In 1959 the psychoanalyst Michael Balint published a book on the subject of Thrills and Regressions which is of great interest, not simply to Freudians, but to film theorists and historians as well. Although Balint never mentions the cinema as such, his opening chapter on ‘Funfairs and Thrills’ covers a number of different varieties of thrill-laden activities, including those in which the thrill is directly experienced by participants and those in which it is experienced vicariously; as, for instance, at the circus, where professionals entertain spectators with their feats on the tightrope or in the lions’ den. Cinema is often discussed in relation to the theatre or the novel but its kinship to the circus is much less frequently admitted, even though we are all aware how important the vicarious enjoyment of thrills has been throughout its history. From very early on, cinema exploited its capacity to create excitement. Even the very first films of the Lumière Brothers had a thrilling effect on their audiences—we are all familiar with the many accounts of spectators cowering or fleeing the cinema as the train approached the station, threatening to run directly off the screen into the auditorium. Soon afterwards Georges Méliès was taking spectators on a rocket trip to the moon.
The very first category of thrill Balint mentions is the class of those ‘connected with high speed, as in all kinds of racing, horse-riding and jumping, motor-racing, skating, skiing, tobogganing, sailing, flying, etc.’ Essentially, Balint sees thrills as structured in what he sometimes describes as three acts:
(a) some amount of conscious fear, or at least an awareness of real external danger; (b) a voluntary and intentional exposing of oneself to this external danger and to the fear aroused by it; (c) while having the more or less confident hope that the fear can be tolerated and mastered, the danger will pass, and that one will be able to return unharmed to safety. This mixture of fear, pleasure and confident hope in face of an external danger is what constitutes the fundamental element of all thrills.
In the case of speed, of course, the danger consists of somehow losing control and crashing or, in the particular case of a chase, of being overtaken and captured or attacked. Often high speed is combined with the two other principal kinds of thrill Balint mentions—those connected with ‘exposed situations’, such as rock-climbing, deep-sea diving or lion-taming, and with ‘unfamiliar or even completely new forms of satisfaction’, such as new food, new clothes and ‘new forms of “perverse” sexual activities’.
Speed is not simply thrilling in itself, once sufficiently accelerated, but also enables us to enter exposed and unfamiliar situations, far removed from the zones of safety and normality—to travel into space, for instance, beyond the frontiers of the known. Avid thrill-seekers, or ‘philobats’ as Balint calls them, are often involved not simply in dangerous but also highly competitive activities. Speed is closely connected to various forms of struggle or contest, ranging from races and, more threateningly, chases, up to its decisive role in combat, where greater speed gives a clear advantage over an opponent. Balint notes that an ‘element of aggressiveness is undoubtedly present in all philobatic activities’; but thrills in themselves are not directed against an outside object, but valued for the subjective experience they bring to the philobat. In amusement parks and cinemas, violence is closely linked to thrill-seeking but the spectator’s thrill is, so to speak, intransitive. Speed is enjoyed for its own sake, even though it may lead in the end to a second-order enjoyment of vicarious triumph over a villainous enemy. Thrills, Balint concludes, are essentially auto-erotic—they are ways of embarking on adventures which are fundamentally designed to give oneself pleasure just by the activity involved, so that any specific accomplishment that results, like crossing the finish-line first or triumphing over an opponent, is really an added benefit, related to aggression rather than to philobatism as such.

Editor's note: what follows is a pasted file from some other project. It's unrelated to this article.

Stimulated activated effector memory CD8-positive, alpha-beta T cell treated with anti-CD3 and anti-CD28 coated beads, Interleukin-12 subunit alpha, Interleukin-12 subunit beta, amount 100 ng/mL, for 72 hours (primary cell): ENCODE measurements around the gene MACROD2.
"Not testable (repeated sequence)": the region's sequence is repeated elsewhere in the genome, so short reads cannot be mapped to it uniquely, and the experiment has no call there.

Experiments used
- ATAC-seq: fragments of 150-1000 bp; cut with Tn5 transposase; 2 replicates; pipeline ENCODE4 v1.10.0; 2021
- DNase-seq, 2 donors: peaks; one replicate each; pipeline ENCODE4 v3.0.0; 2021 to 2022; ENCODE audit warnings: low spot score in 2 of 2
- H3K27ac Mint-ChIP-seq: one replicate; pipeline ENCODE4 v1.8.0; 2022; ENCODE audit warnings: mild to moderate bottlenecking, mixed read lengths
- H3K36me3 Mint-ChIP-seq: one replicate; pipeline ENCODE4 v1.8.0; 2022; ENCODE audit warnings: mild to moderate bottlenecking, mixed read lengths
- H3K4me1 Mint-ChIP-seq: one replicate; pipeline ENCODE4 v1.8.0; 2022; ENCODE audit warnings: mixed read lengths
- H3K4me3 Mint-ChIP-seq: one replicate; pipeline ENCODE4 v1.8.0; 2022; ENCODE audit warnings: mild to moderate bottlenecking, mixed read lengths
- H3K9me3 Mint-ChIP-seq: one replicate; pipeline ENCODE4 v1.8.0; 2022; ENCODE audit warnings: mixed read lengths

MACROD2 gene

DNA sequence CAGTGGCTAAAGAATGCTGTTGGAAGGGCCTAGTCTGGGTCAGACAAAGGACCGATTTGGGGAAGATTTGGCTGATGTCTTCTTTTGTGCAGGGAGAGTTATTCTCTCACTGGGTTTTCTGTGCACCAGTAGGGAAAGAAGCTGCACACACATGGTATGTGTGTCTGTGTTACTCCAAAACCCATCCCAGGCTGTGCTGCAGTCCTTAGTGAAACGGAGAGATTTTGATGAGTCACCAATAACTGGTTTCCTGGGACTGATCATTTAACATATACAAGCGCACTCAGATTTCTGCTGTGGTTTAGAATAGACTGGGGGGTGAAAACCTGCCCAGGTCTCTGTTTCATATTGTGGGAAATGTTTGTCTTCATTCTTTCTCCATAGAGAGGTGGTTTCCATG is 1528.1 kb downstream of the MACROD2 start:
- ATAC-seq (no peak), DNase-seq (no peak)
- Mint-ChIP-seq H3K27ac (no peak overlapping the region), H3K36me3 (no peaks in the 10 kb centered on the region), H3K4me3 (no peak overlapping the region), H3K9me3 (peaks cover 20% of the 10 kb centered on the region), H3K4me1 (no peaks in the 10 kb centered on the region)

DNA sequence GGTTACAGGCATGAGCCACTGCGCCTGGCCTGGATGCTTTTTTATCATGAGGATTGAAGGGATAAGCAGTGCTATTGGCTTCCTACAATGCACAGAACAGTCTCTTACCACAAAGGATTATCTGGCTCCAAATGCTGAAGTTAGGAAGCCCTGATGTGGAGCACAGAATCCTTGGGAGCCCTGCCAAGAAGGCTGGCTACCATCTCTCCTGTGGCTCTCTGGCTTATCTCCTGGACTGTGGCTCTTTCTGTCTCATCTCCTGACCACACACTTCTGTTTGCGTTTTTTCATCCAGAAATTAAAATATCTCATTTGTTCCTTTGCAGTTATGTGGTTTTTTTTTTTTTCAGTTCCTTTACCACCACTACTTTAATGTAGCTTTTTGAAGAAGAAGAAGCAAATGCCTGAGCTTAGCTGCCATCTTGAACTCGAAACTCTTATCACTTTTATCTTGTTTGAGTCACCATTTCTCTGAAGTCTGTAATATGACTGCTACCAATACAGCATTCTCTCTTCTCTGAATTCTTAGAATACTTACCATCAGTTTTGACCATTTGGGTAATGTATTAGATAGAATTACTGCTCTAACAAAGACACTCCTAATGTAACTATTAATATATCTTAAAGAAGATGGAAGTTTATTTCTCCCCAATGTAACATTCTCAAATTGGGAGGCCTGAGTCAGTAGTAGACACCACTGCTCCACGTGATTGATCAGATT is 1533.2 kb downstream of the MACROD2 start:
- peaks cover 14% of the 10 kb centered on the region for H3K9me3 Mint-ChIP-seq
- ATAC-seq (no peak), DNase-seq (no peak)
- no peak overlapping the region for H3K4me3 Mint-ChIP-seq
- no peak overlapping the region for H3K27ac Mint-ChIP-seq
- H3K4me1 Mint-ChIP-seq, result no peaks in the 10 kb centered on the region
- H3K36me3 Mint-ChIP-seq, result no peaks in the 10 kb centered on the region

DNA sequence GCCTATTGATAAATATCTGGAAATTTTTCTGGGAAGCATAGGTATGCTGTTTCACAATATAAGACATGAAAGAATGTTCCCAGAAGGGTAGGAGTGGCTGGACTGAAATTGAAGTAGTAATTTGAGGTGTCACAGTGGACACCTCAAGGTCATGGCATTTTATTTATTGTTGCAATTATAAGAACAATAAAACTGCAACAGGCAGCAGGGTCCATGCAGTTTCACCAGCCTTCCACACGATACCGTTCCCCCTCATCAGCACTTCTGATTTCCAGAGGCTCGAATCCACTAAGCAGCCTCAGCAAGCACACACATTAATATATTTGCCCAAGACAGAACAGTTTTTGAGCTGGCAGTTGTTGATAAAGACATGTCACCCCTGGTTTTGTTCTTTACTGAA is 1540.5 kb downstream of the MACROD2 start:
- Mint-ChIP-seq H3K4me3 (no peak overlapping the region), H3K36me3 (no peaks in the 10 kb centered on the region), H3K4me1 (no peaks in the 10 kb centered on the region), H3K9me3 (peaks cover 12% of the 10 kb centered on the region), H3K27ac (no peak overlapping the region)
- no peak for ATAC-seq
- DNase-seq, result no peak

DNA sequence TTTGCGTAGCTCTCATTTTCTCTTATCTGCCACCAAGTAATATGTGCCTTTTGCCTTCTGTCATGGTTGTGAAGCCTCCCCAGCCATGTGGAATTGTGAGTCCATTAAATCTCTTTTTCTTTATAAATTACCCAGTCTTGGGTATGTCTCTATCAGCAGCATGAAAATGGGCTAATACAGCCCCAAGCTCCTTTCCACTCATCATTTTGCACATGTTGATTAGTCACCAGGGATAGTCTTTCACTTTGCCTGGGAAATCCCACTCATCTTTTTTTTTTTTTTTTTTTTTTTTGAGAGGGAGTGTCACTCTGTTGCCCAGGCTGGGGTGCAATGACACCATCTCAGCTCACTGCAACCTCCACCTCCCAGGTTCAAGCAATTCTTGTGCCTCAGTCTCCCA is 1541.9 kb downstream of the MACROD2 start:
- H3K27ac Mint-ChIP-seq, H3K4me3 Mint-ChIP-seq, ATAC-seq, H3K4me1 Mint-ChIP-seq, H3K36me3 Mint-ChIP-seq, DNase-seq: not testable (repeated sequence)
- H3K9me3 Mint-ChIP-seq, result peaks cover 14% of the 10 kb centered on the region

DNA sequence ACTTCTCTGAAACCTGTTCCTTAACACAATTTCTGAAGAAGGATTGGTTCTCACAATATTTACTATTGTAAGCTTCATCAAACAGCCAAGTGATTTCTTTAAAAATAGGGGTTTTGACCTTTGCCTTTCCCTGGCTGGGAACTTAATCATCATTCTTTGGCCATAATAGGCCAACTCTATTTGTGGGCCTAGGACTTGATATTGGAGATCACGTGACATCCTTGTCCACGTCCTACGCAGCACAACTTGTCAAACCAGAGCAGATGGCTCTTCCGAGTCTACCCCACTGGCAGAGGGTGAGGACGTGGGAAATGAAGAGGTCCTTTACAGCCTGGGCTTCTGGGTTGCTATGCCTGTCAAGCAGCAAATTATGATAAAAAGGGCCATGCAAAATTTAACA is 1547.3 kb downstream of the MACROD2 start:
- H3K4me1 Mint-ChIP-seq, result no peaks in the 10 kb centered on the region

In 1936, Alfred Hitchcock wrote a piece for Picturegoer titled ‘Why “Thrillers” Thrive’. Hitchcock argued that shocks or thrills are necessary to us as human beings, that ‘our nature is such that we must have these “shake-ups”, or we grow sluggish and jellified; but, on the other hand, our civilization has so screened and sheltered us that it isn’t practicable to experience sufficient thrills at first hand. So we have to experience them artificially, and the screen is the best medium for this.’ Hitchcock argues that in the theatre—or at the circus—the audience simply watches things happening, remote, impersonal and detached, whereas in the cinema ‘we don’t sit by as spectators; we participate’. Or at least, he might have said, the effective experience of participation is much stronger. Hitchcock goes on to cite a sequence in Howard Hughes’s 1930 air combat film Hell’s Angels,
in which the British pilot decides to crash his plane into the envelope of the Zeppelin to destroy it, even though this means inevitable death to himself. We see his face—grim, tense, even horror-stricken—as his plane swoops down. Then we are transferred to the pilot’s seat, and it is we who are hurtling to death at ninety miles an hour; and at the moment of impact—and blackout—a palpable shuddering runs through the audience. That is good cinema.